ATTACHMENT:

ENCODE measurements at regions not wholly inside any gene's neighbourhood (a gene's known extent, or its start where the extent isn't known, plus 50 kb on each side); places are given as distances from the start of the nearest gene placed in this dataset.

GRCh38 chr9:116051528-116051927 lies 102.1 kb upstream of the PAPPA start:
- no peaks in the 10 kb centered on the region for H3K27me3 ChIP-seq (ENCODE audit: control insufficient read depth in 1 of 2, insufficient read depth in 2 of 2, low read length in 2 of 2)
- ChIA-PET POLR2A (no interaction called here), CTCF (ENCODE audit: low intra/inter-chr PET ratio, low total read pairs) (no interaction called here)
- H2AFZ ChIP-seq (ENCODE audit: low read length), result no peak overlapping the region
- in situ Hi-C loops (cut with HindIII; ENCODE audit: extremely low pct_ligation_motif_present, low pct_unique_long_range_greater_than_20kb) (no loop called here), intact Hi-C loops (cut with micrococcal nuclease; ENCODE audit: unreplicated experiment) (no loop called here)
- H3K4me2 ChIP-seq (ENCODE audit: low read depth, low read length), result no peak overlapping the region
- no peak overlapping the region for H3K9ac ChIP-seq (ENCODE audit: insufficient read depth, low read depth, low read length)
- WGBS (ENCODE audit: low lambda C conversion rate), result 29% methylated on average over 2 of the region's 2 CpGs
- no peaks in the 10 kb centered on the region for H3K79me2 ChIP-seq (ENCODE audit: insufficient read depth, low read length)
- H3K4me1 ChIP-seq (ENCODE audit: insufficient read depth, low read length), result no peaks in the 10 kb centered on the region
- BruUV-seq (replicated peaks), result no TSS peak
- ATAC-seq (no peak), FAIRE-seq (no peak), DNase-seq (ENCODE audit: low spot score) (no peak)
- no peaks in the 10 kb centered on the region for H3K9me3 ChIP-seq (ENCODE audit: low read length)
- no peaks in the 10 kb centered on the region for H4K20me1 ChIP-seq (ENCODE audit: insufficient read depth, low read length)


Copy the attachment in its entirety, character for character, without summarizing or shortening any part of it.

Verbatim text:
ENCODE measurements at regions not wholly inside any gene's neighbourhood (a gene's known extent, or its start where the extent isn't known, plus 50 kb on each side); places are given as distances from the start of the nearest gene placed in this dataset.

GRCh38 chr9:116051528-116051927 lies 102.1 kb upstream of the PAPPA start:
- no peaks in the 10 kb centered on the region for H3K27me3 ChIP-seq (ENCODE audit: control insufficient read depth in 1 of 2, insufficient read depth in 2 of 2, low read length in 2 of 2)
- ChIA-PET POLR2A (no interaction called here), CTCF (ENCODE audit: low intra/inter-chr PET ratio, low total read pairs) (no interaction called here)
- H2AFZ ChIP-seq (ENCODE audit: low read length), result no peak overlapping the region
- in situ Hi-C loops (cut with HindIII; ENCODE audit: extremely low pct_ligation_motif_present, low pct_unique_long_range_greater_than_20kb) (no loop called here), intact Hi-C loops (cut with micrococcal nuclease; ENCODE audit: unreplicated experiment) (no loop called here)
- H3K4me2 ChIP-seq (ENCODE audit: low read depth, low read length), result no peak overlapping the region
- no peak overlapping the region for H3K9ac ChIP-seq (ENCODE audit: insufficient read depth, low read depth, low read length)
- WGBS (ENCODE audit: low lambda C conversion rate), result 29% methylated on average over 2 of the region's 2 CpGs
- no peaks in the 10 kb centered on the region for H3K79me2 ChIP-seq (ENCODE audit: insufficient read depth, low read length)
- H3K4me1 ChIP-seq (ENCODE audit: insufficient read depth, low read length), result no peaks in the 10 kb centered on the region
- BruUV-seq (replicated peaks), result no TSS peak
- ATAC-seq (no peak), FAIRE-seq (no peak), DNase-seq (ENCODE audit: low spot score) (no peak)
- no peaks in the 10 kb centered on the region for H3K9me3 ChIP-seq (ENCODE audit: low read length)
- no peaks in the 10 kb centered on the region for H4K20me1 ChIP-seq (ENCODE audit: insufficient read depth, low read length)